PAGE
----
A homage to the Victorian woman who made housekeeping respectable

Review Biography


The Short Life and Long Times of Mrs. Beeton

Kathryn Hughes

Alfred A. Knopf / 480 pages / $29.95

For those of you envisioning a summer curled up with Dickens, not People, savoring the reruns of Masterpiece Theatre, not Friends, grab The Short Life and Long Times of Mrs. Beeton by Kathryn Hughes. Here is a window into the Victorian Age. It is the story of Isabella Beeton, British domestic diva, author of Beeton's Book of Household Management, reprinted endlessly since 1861.

Today in Britain, the Beeton name endures as a commercial symbol of home, touting everything from Cornish pastries to Microwaving with Mrs. Beeton. Many have been fooled into thinking "Mrs. Beeton" must be nothing more than a nom de plume. With unrestricted access to the Beeton archives, Hughes unravels the historical record.

Isabella Mayson Beeton, we're told, was one of 21 children, obliged "to share her mother with a series of exhausting babies who arrived almost yearly." It was a huge family even by Victorian standards. Isabella escaped by marrying the ambitious but struggling Samuel Beeton, a publisher. Partly out of financial necessity, Isabella began scribbling for his Englishwoman's Domestic Magazine, before launching a comprehensive manual on cooking and housekeeping that eventually made Sam Beeton solvent by its success.

She was writing at a time when active housekeeping was looked upon as a dreary chore by middle-class women. The horrors served at table, it was believed, were the main reason so many married men preferred to spend their evenings at the tavern. But instead of admonishing these hapless wives, already stressed by the tensions of industrial England, Mrs. Beeton empowered her audience with an efficient system that gave them a sense of accomplishment and pride. Rather than intimidating her reader with glamorous concoctions copied from French chefs at the British court (one legendary maestro made breakfast for 2,000 the day Queen Victoria was crowned), Mrs. Beeton stuck to down-to-earth choices such as stewed eels, boiled chicken, and A Good Sponge Cake.

Among the colored engravings was information about servants, whooping cough and the rearing of children - vital skills that made a wife's work as important as her husband's. In the end, perhaps Isabella Beeton's crowning achievement was to establish that the housewife was, in her words, "a person of far more importance in a community than she usually thinks she is."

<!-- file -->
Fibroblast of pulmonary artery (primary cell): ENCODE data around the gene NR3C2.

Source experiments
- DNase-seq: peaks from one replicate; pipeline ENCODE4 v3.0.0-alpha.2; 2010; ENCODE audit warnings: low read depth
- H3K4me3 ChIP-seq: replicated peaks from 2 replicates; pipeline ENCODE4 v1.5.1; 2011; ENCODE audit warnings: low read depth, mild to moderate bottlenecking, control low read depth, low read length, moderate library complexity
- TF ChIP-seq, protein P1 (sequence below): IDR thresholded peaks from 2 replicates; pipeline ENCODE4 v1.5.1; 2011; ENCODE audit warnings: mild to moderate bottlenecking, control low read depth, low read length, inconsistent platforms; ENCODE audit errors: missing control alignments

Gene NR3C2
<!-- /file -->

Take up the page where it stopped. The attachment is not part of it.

There is a contemporary message here as well: the importance of the safety of our food and the business of being a woman. If, as Hughes states, customers flocking to organic supermarkets wonder where their meal is coming from, such longings for an agrarian world would not be so different from those expressed in Beeton's Book of Household Management. Isabella advised readers not to cook chickens that had been imprisoned in cages. The Mrs. Beeton diet, asserts Hughes, was healthier than the food consumed by the average British family today. In the decades that followed, as women began making their living in the world, they drew upon the skills that Mrs. Beeton taught their mothers - of organizing their environment so they could work in a systematic and productive way.

Sadly, Isabella Beeton did not live to see her book or name become a marketing phenomenon. Infected with syphilis (a gift from her husband), we are told, her "health, money and eventually life itself drained away, leaving others to profit from [Isabella's] spectacular misfortune." Even while feverish, Isabella continued to write. It was not until the last days of her life, while Sam pestered her with his banking troubles, that Isabella turned her face to the wall in despair.

She died in 1865, at age 28. Few records remain. She was, after all, "a young married woman of no particular fame or social cachet who had written a cookery book for her husband that was said to be doing rather well." Not enough, apparently, to merit an obituary in the local paper.

Hughes masterfully guides us through this Victorian saga with all the British talent of imparting a happy turn of phrase. The book is handsomely designed in true Alfred A. Knopf fashion - with lovely illustrations on thick cream paper with rough-cut edges. If you, like me, are burdened by shallow requests for "a good read" or by some excessive borrower, with a loud, nasal voice, demanding "something for the beach," quietly hand over a gift card to Barnes & Noble and turn 'em loose. Then slip back into the past.

Marion Elizabeth Rodgers is the author of "Mencken: The American Iconoclast."

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